Report by Dr Dimitar Bechev, Acting Programme Director for Core Activities
On the 27th and 28th of June, the EUROPAEUM held its annual Classics Colloquium at the University of Copenhagen. Entitled ‘Migrants in the Ancient Greek and Roman World’, the event was hosted by Dr Christian Ammitzbøll Thomsen, assistant professor at the host university. It involved 16 students from the following members of the EUROPAEUM: Jagiellonian University in Krakow, KU Leuven, Leiden University, the University of Oxford, Sorbonne University, the University of Bologna, Complutense University of Madrid, Ludwig-Maximilian University of Munich, Charles University in Prague, and the University of Copenhagen as well as senior faculty from Copenhagen, Krakow and Oxford. Following the opening speeches by Prof Kirsten Busch Nielsen, dean at the Faculty of Humanities, University of Copenhagen, Dr Dimitar Bechev (Acting Director for Core Activities, the EUROPAEUM), and Dr Thomsen, the colloquium opened with a keynote speech by Prof Demetra Kasimis from the University of Chicago. Drawing on her work bridging political philosophy and the study of Classics, Prof Kasimis explored the theme of the Antiquity as a critical resource to engage with contemporary issues such as national borders, migration, the plight of refugees.
The first panel on mobility opened with a presentation by James Hua (University of Oxford) who looked at the displacement and repatriation of Samians in 322 B.C. as a catalyst of building collective identity linked to belonging to the island of Samos. The second paper, by Oriol Febrer (Leiden University) discussed the Garland of Philip of Thessalonica, an anthology of Greek-language epigrams from the 1st century AD, with regard to the origins of the individual authors and their trajectories through various localities in the Roman Empire. Last but not least, Dr Thomsen gave a paper entitled Citizen Non-Citizens: Citizenship, Identification and the Metic Experience in Classical and Early Hellenistic Greece. In it, he discussed the complexity and ambiguity of the metic status in the city states of Classical Greece.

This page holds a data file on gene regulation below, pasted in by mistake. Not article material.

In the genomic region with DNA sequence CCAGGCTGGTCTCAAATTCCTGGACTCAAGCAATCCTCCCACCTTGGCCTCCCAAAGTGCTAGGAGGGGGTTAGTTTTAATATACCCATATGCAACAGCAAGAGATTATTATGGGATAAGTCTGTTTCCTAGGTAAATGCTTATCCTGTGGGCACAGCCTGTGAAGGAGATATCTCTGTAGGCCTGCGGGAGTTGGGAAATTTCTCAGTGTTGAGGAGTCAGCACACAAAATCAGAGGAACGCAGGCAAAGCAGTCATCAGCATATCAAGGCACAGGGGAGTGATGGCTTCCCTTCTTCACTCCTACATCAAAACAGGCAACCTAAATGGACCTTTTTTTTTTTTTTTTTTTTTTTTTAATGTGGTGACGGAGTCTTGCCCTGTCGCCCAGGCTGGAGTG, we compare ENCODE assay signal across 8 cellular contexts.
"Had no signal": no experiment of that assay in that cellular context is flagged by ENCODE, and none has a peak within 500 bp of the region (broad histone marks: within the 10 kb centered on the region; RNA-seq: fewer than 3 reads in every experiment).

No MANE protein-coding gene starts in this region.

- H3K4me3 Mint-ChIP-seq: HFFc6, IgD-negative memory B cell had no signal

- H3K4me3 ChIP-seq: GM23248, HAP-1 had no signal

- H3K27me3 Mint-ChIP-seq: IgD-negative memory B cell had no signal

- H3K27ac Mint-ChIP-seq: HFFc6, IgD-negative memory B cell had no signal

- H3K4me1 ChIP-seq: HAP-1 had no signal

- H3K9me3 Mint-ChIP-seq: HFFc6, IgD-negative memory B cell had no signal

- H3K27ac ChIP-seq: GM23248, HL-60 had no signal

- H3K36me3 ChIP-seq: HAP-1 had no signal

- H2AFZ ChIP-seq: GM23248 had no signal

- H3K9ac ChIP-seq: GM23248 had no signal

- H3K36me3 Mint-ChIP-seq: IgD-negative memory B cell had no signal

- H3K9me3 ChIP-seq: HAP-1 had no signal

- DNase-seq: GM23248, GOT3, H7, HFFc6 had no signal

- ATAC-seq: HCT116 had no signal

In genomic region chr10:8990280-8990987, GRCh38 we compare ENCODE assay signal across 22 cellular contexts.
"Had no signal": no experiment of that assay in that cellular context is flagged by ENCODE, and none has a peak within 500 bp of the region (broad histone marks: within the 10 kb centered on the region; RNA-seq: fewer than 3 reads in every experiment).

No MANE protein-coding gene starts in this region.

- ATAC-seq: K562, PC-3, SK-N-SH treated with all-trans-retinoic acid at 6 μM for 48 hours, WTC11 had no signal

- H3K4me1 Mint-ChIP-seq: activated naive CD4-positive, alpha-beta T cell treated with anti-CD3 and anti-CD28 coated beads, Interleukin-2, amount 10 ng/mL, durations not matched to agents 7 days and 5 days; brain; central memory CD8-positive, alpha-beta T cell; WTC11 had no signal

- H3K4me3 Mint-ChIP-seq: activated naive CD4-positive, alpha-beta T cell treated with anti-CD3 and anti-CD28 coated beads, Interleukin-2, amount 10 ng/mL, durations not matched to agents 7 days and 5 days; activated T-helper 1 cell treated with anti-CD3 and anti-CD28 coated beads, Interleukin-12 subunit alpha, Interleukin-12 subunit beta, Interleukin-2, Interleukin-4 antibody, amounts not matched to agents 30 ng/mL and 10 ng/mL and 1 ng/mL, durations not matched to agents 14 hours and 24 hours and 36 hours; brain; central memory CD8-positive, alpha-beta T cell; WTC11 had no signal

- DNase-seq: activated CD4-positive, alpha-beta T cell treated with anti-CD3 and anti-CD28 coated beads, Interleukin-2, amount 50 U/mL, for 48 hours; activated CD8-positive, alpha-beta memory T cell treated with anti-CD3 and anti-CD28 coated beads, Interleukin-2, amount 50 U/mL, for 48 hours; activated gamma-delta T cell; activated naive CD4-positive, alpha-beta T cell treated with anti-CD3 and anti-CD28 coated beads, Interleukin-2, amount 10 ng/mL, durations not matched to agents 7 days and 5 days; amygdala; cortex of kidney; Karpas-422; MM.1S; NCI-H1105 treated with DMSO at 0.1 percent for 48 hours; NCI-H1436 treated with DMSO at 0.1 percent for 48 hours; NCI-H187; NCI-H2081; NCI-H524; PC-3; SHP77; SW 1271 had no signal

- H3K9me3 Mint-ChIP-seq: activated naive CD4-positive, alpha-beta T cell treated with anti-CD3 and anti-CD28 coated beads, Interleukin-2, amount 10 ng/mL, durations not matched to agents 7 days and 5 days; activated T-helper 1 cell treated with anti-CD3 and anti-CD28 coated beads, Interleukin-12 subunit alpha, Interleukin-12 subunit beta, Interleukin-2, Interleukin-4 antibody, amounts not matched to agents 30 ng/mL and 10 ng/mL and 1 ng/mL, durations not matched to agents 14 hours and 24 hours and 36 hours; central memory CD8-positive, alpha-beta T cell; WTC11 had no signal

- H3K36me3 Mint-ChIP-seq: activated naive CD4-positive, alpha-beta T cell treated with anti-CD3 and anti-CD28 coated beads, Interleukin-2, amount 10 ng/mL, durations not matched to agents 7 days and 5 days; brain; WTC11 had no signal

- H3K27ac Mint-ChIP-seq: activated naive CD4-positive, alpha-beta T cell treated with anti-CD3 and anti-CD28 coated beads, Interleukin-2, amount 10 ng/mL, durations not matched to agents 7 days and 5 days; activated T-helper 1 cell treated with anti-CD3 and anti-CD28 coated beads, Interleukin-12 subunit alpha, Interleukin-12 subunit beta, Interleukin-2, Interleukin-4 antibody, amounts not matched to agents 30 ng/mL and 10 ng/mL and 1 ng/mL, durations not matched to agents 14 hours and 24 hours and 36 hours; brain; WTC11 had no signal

The second panel (“Status”) started with Alexandros Boukouvalas (Freie Universität Berlin) who talked about metics and citizens in ancient Athens based on “Against Neaera”, a prosecution speech delivered by Apollodoros of Acharnae against the freedwoman Neaera. Maja Rechendorff Møller, part of Dr Thomsen’s team at the University of Copenhagen, presented on the metic khoregoi (benefactors) in the island of Delos.
The third session was dedicated to translation, another form of mobility. The paper by Marcel Nowakowski (Krakow) addressed how Ancient Greeks viewed the diversity of dialects in their language and how that impacted the idea of a Hellenic ethnicity. Teresa Torcello (Bologna) similarly tackled the subject of the construction of Self and Other through language and translation. The title of her presentation was Translating for the Barbarians: How Latin Translators Dealt (and Played) with the Concept of Foreignness.